- Approach each new marketing goal with as much data and information as possible.
- Make sure your short-term goals always support your long-term prospects.
- Make sure everyone from your team is on board when setting marketing goals.
What are SMART Goals?
As posted by to Hubspot, SMART goals are …
Concrete targets that you can easily aim for. They’re realistic, quantifiable, and focused, so you know exactly how to accomplish them.
So, what does SMART stand for? It’s actually an acronym for:
- Specific – In terms of marketing, you should choose the particular metric you want to improve, like visitors, leads, or customers.
- Measurable – If you want to gauge your team’s progress, you need to quantify your goals, like achieving an X percentage increase in visitors, leads, or customers.
- Attainable – Make sure that X-percentage increase is rooted in reality. If your blog traffic increased by 5% last month, try to increase it by 8-10% this month, not 25%.
- Relevant – Your goal needs to relate to your company’s overall goal and account for current trends in your industry. For instance, will growing your Facebook following lead to more revenue?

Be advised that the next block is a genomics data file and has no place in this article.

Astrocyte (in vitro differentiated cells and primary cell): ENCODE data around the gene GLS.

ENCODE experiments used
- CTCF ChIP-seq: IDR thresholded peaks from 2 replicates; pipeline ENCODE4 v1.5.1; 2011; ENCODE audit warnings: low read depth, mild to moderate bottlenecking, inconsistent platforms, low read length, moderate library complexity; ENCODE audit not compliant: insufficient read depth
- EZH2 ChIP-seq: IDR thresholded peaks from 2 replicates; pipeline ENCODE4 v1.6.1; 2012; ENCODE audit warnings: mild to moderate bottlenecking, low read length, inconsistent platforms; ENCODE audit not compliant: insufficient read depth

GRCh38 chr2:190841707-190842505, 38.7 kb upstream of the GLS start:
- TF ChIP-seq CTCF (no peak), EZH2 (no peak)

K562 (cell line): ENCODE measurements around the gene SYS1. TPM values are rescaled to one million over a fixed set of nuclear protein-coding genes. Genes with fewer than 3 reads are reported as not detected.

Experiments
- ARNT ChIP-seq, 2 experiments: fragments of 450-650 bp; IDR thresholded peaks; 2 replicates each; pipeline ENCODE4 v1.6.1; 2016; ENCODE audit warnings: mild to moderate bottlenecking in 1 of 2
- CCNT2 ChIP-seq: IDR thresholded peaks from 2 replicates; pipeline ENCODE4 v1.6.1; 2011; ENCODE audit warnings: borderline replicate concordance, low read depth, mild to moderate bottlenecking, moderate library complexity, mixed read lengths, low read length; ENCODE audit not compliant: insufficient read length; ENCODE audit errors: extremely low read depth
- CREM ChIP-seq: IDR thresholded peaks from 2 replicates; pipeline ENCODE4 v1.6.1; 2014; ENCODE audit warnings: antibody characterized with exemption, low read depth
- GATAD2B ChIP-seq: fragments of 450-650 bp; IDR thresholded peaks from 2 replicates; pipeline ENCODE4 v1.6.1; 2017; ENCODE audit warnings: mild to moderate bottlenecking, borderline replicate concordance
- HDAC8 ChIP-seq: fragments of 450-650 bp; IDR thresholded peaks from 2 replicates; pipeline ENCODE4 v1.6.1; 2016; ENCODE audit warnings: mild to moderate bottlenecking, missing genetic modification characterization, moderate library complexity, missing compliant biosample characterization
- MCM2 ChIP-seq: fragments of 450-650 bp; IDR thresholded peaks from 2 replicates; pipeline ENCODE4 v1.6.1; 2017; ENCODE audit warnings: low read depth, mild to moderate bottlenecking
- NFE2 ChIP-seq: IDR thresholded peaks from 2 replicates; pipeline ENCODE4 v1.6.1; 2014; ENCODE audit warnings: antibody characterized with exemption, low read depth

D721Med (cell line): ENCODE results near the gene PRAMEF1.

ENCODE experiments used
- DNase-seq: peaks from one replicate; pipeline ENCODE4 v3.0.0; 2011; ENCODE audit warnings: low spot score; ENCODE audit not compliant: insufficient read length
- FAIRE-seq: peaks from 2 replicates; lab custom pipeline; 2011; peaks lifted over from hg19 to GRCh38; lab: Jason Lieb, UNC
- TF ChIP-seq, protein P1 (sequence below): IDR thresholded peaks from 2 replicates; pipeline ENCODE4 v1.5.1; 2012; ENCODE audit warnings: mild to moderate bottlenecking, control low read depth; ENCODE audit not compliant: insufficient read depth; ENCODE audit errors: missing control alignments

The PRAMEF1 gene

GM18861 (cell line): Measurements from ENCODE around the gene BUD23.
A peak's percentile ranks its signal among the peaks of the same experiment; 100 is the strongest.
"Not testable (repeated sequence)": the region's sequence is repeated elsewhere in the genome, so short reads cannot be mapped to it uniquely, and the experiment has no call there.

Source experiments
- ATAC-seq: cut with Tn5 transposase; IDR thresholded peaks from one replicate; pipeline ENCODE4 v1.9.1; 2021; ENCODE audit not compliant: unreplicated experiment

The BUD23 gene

- Time-Bound – Attaching deadlines to your goals puts pressure on your team to accomplish them. And this helps you make consistent and significant progress in the long-term.
Examples of marketing school marketing goals
With the above in mind, it’s now time to start creating your own driving school marketing goals. The two most important things are to make them realistic based on past growth and to have some way to measure their effectiveness.
Below are some realistic and measurable marketing goals:
- Online sales: Increase by 10%
- Leads: Increase by 8%
- Blog traffic: Increase by 8%
- Facebook video views: Increase by 20%
- Email subscribers: Increase by 15%
- Conversions: Increase by 8%
- Email open rates: Increase by 10%
Driving school marketing 101:
How to increase driving school marketing ROI
First, you spent time and researching your past growth models. Then, you came up with 1-3 core goals and 3-5 supporting goals. So, what’s next? Well, it’s time to set up your ROI goals too.
When you spend $1 on your driving school marketing efforts, how much revenue should you expect in return? In other words, how will you measure if your marketing is effectively generating sales in a profitable way?
Marketing ROI has increased over the years